It’s been a little over a year since the launch of The Bone Orchard Mythos, a large umbrella for the creative team featuring Jeff Lemire (writer), Andrea Sorrentino (art), Dave Stewart (colors), and Steve Wands (letterer/designer) to tell all sorts of varied horror stories similar to the successful Gideon Falls. Beginning with the Free Comic Book Day 2022 one shot, followed by The Passageway and then Ten Thousand Black Feathers, The Bone Orchard Mythos has found varied levels of success within the intended standalone stories.
Tenement is the latest story/series in the sequence that is described as something anyone can read in any order as the underlying throughline is not one of plot but one of atmosphere. Without going too much into the plot of this issue, as the main show is the atmosphere, I can say, like the first issue of Gideon Falls, Tenement #1 is undeniable. The narration provides a storybook tone that I couldn’t help but be enthralled by, and as always, Sorrentino’s layouts are captivating. Tenement draws you in immediately and doesn’t let go.
In this extra-sized debut issue, the large cast of seven neighbors in a low income apartment complex are introduced fairly well. This was a concern I had going in; it’s difficult tracking characters, especially when they are everyday folks who will presumably change their clothes throughout the series. One simple method utilized here was the repetition of the names of the characters. Upon finishing the issue, I felt I had a grasp on who the characters were, and in some cases I am eager to witness how their flaws will impact the story.
One of the things that struck me upon reading the first entry in the Mythos was this clear sense of morality — specifically in that story, the protagonist’s ongoing mistakes are paid for by the story’s end, and the dog is not harmed. There’s a balance of innocence and guilt, a clear scale for the universe. I like that Tenement #1 hints at that through the flawed characters. If the FCBD issue is anything to go by, then the sins of the cast of Tenement will be punished.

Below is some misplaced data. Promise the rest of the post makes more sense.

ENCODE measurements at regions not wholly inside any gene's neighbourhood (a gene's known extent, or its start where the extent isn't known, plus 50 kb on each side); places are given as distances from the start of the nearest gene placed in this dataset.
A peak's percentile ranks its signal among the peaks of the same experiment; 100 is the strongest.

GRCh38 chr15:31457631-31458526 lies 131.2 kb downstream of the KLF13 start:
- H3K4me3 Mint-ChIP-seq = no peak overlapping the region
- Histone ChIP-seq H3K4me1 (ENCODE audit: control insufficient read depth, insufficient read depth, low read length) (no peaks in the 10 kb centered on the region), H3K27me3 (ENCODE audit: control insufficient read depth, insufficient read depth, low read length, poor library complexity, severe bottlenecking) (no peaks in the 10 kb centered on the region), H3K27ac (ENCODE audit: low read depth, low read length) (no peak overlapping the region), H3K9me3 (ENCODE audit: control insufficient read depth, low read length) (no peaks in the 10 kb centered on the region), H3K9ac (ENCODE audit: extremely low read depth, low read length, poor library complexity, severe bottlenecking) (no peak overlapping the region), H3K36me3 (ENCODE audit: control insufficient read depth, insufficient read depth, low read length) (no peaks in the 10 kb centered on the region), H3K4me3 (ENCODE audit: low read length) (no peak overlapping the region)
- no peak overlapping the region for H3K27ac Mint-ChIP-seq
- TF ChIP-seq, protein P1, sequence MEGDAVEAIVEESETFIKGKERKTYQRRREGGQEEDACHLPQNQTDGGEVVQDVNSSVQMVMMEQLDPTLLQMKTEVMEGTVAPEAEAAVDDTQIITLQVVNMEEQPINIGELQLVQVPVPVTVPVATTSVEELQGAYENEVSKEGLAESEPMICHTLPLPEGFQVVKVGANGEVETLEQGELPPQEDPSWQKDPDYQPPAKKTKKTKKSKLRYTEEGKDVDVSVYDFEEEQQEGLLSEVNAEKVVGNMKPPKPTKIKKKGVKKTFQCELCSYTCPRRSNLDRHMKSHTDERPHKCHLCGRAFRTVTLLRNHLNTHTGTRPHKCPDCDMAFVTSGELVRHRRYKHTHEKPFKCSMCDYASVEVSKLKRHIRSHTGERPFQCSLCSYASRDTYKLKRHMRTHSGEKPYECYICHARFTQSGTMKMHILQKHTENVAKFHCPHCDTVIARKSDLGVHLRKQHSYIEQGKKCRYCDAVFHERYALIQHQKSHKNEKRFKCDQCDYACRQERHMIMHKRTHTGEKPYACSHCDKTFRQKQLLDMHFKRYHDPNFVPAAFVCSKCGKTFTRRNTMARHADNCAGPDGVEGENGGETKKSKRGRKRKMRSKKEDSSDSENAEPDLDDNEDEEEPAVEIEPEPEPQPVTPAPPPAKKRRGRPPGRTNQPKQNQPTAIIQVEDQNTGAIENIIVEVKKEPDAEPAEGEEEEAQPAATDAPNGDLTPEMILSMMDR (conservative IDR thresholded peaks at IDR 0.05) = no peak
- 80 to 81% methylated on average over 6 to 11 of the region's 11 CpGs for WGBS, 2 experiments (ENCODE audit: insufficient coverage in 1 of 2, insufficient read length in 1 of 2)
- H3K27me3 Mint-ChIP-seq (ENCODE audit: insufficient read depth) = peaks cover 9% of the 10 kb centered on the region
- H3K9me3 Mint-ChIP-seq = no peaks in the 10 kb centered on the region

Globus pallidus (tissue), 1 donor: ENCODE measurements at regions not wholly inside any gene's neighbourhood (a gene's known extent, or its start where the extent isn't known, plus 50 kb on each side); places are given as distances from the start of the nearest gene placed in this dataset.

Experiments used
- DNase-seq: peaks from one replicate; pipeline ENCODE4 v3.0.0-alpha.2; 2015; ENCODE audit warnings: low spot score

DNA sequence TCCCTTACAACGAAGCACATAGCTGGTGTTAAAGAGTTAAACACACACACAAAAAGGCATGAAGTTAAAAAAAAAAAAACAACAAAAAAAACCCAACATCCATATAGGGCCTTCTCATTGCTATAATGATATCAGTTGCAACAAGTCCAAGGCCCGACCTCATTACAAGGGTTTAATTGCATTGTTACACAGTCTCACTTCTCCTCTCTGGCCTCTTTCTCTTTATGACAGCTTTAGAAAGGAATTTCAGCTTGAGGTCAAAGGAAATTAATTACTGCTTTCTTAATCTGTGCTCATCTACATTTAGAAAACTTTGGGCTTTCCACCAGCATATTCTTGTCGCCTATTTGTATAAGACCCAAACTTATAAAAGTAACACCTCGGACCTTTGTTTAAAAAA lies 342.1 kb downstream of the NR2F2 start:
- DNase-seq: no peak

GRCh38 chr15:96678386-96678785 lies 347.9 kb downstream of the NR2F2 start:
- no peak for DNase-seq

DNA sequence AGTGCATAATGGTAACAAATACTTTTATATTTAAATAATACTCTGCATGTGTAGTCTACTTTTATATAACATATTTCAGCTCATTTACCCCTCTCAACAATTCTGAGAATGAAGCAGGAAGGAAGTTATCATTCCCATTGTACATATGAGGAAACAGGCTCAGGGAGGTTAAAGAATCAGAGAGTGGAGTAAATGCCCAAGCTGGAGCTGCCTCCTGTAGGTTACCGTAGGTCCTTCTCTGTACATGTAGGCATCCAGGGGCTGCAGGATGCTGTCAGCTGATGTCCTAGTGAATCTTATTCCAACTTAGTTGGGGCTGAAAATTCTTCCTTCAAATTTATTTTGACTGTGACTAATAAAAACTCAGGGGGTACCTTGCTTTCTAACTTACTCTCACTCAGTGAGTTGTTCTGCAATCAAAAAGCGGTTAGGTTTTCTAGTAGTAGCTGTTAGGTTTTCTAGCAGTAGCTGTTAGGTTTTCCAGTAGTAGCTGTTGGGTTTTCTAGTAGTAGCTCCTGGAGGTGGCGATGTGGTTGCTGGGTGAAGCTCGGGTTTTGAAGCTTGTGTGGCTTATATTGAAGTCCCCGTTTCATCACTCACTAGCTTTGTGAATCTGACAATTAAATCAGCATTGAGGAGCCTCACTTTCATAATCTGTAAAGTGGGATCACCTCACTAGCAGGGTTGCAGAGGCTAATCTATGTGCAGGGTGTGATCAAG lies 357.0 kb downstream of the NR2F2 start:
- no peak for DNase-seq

This is something that Lemire has often excelled at– characters that feel real. For all I know, these are living people that are off doing stuff even when I am not seeing them in a comic. This book feels like Lemire using all his skills from Essex County all the way to this moment. In some of the other Mythos books, Sorrentino was the star of the show. With Tenement, the team is firing on all cylinders. This is what I wanted when they first announced this connected series.
One of my favorite transitions in this issue is a sequence where Sorrentino pushes in on the vents of an air conditioner unit in one apartment, and as you turn the page, you are shoved out into another resident’s apartment through the vents. I can’t help but feel like I’m complicit in what occurs in the book, like I, as the reader, am the darkness lurking in the building.
If you’re a new (or lapsed) reader, this is a perfect place to call home. Especially if you’re new to horror, I think this book would be a great place to dip your toe in. The horror here is one of atmosphere, not of shock or gore.
As an avid reader of single-issue comics, I’m often complaining that there are hardly any books that end in a way that makes me crave that next issue. Tenement has me by the throat, and I can’t wait for the next issue.